The administration has treated Guantanamo as an exceedingly precious possession, tigerishly protecting it from the intrusions of the judiciary. Time and again, the Supreme Court has ruled, or tried to rule, that the camp’s detainees have rights under American law. Time and again, the Attorney General and his crew of adminstration lawyers have managed to find an escape route in the small print of the ruling. On each occasion, Bush loyalists, in Congress and elsewhere, have angrily denounced both the judgment and the judges who formed the “liberal” majority in the court. In March this year, the recently retired Supreme Court justice, Sandra Day O’Connor (herself a Republican and a Reagan appointee to the court) warned that such attacks could be seen as the first signs of a slide into dictatorship. As Nina Totenberg, the legal correspondent of National Public Radio reported: “Pointing to the experiences of developing countries and former Communist countries where interference with an independent judiciary has allowed dictatorship to flourish, O’Connor said we must be ever-vigilant against those who would strongarm the judiciary into adopting their preferred policies. It takes a lot of degeneration before a country falls into dictatorship, she said, but we should avoid these ends by avoiding these beginnings.”
Coming from a middle-of-the-road Supreme Court justice, this was a remarkable measure of the extremity of these times, articulating as it did the fear of many Americans that the United States under the Bush administration is inching towards the kind of regime on view at Guantanamo Bay.
Warrantless wiretapping, detention without trial, the most secretive presidency on record, rupture between the branches of government… Terrorism has supplied the pretext for all of this, but none of it has flowed inevitably from the events of September 11. “Mass murder” was the President’s first call on that appalling day, and had the jihadists continued to be treated as mass murderers, the United States would have retained the warm sympathy and enthusiastic cooperation of the rest of the civilised world. But the administration, supported by a loyal Republican majority in Congress, and armed with the carte blanche of AUMF, chose another far more dangerous, lonely and audacious route.
Five years on, we’re mired in the bloody wreckage of Iraq (and the rising chaos of Afghanistan). The US is increasingly isolated from its traditional allies. At home, Americans are more bitterly divided than at any time since the Civil War. A small but growing minority of Muslims are telling British pollsters that they admire the jihadists. Osama bin Laden is still free, making regular broadcasts to his followers. As the “global war on terror” has proceeded, governments – in Britain as in America – have erected around us all the necessary machinery of the security-and-surveillance state.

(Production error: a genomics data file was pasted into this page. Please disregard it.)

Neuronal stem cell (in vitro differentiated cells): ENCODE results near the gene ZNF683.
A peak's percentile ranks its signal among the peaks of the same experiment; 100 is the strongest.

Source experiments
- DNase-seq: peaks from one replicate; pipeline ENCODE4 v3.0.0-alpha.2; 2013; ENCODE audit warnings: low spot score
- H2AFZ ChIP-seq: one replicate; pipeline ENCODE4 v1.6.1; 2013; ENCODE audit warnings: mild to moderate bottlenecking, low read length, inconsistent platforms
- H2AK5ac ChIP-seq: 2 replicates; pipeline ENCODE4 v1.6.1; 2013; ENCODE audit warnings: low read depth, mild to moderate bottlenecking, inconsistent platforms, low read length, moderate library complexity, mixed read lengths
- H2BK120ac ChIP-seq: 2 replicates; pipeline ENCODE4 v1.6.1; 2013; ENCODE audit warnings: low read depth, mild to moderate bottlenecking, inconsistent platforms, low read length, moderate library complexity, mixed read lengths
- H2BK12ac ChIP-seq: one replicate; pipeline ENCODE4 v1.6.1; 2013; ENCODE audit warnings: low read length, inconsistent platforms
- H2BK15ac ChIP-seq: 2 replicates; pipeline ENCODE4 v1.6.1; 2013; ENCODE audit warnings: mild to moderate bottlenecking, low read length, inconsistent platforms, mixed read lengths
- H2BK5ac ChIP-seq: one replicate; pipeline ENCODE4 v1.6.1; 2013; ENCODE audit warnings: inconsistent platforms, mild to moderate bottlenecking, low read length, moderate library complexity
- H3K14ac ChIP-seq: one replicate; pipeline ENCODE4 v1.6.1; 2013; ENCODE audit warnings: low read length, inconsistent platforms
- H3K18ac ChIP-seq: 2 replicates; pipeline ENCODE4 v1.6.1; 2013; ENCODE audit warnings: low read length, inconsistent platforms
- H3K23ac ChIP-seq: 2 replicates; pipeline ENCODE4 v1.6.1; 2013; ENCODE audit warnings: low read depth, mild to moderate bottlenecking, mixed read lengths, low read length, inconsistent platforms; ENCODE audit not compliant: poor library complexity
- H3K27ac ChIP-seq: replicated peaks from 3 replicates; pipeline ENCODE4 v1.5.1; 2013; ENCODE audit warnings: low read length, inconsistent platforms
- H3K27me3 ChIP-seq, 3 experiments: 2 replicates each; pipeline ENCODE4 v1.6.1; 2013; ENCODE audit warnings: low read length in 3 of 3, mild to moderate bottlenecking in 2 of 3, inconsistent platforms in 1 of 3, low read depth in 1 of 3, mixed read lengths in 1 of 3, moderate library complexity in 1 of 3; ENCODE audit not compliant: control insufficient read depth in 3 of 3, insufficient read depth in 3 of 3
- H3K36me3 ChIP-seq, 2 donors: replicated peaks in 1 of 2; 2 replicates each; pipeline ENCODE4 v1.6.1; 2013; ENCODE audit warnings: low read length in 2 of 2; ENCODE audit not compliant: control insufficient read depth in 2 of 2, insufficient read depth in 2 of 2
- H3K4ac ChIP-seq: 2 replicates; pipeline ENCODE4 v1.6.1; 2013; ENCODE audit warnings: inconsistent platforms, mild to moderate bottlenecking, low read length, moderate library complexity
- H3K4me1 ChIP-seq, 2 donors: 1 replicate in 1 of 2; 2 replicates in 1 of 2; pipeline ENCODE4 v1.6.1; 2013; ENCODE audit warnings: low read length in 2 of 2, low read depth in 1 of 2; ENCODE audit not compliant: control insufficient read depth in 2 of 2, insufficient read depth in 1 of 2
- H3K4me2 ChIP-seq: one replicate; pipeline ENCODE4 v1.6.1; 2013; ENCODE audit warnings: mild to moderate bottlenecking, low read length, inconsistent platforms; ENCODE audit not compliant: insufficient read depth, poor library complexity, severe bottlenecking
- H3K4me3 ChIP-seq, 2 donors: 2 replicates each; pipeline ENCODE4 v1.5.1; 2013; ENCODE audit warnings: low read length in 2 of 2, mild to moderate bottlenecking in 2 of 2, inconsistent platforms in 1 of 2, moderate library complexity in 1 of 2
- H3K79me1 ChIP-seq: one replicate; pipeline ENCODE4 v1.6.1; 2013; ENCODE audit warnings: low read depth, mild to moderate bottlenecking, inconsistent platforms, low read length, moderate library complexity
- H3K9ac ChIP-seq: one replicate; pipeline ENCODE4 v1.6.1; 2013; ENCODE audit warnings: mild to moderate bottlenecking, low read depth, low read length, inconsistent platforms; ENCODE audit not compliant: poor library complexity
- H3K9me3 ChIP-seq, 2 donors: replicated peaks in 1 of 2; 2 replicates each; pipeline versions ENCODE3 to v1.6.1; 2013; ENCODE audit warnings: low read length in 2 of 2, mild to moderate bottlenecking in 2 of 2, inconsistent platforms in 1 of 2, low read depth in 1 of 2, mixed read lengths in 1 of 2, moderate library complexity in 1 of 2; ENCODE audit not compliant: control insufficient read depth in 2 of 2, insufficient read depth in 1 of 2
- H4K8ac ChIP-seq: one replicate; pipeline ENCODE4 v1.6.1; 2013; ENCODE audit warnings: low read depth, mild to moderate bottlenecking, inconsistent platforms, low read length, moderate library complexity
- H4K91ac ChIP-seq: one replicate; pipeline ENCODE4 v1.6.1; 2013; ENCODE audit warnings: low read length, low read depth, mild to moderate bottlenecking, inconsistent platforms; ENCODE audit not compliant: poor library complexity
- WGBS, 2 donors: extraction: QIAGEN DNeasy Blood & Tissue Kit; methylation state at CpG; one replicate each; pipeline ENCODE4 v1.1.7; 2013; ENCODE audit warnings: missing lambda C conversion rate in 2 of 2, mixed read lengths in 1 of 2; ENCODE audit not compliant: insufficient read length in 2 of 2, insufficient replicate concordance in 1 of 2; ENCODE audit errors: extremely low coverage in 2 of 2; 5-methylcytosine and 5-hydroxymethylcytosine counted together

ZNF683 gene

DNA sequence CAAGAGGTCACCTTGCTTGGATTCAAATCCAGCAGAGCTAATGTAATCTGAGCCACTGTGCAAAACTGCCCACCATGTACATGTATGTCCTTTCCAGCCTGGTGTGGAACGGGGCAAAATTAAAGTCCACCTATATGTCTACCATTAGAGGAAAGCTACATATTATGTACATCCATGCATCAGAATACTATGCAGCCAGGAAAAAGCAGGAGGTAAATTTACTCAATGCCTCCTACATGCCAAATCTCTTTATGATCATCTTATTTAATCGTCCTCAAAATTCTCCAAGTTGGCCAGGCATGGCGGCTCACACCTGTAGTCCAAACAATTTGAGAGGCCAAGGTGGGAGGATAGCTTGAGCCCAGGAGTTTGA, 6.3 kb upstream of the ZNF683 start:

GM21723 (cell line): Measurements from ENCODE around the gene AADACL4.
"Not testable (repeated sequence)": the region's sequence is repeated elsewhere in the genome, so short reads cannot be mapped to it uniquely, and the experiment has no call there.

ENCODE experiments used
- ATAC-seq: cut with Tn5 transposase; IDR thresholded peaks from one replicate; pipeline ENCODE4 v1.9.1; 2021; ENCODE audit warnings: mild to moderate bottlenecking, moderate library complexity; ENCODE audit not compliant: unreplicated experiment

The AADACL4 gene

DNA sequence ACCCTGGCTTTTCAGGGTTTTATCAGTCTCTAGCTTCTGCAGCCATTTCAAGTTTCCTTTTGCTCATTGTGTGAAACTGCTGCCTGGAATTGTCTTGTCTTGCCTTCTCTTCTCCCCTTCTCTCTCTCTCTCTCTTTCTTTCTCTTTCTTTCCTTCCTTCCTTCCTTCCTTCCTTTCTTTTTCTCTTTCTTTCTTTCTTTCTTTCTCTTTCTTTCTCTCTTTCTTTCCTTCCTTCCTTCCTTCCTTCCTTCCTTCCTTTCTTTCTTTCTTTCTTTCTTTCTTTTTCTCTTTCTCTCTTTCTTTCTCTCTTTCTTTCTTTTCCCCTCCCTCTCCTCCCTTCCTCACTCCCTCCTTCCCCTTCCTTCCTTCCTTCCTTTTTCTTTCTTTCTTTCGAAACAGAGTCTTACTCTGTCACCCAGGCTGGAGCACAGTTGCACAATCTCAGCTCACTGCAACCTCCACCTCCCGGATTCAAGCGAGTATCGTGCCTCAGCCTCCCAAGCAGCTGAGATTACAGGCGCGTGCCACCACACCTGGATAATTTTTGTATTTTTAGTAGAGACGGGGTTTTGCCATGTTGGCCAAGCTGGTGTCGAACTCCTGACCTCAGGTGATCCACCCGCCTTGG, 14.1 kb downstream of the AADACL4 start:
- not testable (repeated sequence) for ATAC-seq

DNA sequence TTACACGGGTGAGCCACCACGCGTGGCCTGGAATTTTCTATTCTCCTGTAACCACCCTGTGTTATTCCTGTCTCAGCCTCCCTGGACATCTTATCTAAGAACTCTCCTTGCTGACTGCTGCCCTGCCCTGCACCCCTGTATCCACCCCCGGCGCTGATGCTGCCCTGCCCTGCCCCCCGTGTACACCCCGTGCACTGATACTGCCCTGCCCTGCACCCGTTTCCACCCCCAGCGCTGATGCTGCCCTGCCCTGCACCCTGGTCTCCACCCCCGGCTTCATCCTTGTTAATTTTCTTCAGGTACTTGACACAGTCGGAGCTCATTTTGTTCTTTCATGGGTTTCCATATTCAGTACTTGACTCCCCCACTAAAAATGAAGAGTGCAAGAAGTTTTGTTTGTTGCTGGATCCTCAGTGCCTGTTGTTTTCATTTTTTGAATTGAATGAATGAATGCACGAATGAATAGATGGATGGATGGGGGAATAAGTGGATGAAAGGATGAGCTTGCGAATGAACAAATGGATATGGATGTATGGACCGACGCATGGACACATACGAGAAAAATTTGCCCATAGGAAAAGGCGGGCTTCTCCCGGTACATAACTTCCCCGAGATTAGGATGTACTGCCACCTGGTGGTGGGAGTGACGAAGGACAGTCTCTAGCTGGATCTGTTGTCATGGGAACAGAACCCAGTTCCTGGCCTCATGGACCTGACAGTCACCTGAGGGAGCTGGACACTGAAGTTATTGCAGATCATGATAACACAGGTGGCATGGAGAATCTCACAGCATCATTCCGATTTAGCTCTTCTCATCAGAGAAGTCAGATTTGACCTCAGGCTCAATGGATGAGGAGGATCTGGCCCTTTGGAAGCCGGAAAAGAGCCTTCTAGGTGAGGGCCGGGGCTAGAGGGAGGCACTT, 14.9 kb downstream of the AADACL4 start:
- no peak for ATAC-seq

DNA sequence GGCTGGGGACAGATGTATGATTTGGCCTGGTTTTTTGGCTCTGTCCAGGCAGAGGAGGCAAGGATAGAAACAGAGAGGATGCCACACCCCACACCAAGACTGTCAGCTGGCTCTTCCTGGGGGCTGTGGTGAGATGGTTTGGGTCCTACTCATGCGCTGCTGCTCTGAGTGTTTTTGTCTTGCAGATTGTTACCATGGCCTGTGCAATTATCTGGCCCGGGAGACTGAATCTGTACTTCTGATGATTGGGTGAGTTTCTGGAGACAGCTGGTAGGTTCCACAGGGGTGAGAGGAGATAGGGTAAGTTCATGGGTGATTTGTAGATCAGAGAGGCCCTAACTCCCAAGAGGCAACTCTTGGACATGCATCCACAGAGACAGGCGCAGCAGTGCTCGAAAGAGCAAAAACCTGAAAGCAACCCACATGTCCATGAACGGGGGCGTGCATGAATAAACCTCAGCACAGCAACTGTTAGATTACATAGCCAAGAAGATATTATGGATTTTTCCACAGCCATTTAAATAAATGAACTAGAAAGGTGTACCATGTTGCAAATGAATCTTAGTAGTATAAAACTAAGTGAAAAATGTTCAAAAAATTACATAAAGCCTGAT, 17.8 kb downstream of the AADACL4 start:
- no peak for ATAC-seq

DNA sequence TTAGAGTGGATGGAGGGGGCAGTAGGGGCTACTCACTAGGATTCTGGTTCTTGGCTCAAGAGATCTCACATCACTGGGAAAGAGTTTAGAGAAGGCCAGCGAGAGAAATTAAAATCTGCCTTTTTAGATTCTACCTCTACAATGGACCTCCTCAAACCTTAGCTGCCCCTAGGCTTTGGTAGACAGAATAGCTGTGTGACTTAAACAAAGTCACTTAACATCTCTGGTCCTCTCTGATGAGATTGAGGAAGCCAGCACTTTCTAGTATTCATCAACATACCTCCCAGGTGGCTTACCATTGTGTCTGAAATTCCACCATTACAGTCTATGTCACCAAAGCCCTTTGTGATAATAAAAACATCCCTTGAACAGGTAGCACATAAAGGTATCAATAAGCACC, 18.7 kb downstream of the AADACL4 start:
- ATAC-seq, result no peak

This is an anniversary so cheerless that any straw is worth clutching at. Here’s a straw: in the most recent polls, the number of Americans who believe that Saddam Hussein was personally involved in the September 11 plot, which stood at 80 per cent in 2002, and 64 per cent early in 2005, has now slipped to the high twenties – roughly the same numbers, give or take a percentage point, as those of the conspiracy theorists who believe that the Bush administration planned the atrocities, or at least allowed them to happen, in order to further its imperial ambitions in the Middle East. Bush’s presidential rhetoric has never been so widely disbelieved. The fiction that in Iraq we’re fighting terrorists abroad to stop them attacking us at home is increasingly being recognised for what it is. The administration’s renewed efforts to conflate every militant Islamic organisation across the globe into a single homogeneous force, the terrifying equal of Nazism, fascism, and Soviet Communism, is at last beginning to ring hollow in the ears of a distinct majority of Americans. The President’s approval-ratings (between 36 per cent and 38 per cent last week) suggest that he is now very nearly down to his unshakeably faithful core base.
Were the Democrats to gain control of the House of Representatives and/or the Senate in the November mid-term elections (not very likely but certainly possible), that would at least restore the separation of powers, allowing a Democratic legislative branch to check and balance the Republican executive. Unless and until that happens, the Bush administration is likely to go on using the images and memories of September 11 to reinforce and justify the enormous boost of power it received on September 18. What further discord this turbocharged presidency may engineer here and in the larger world between now and January 2009 is the stuff of international bad dreams.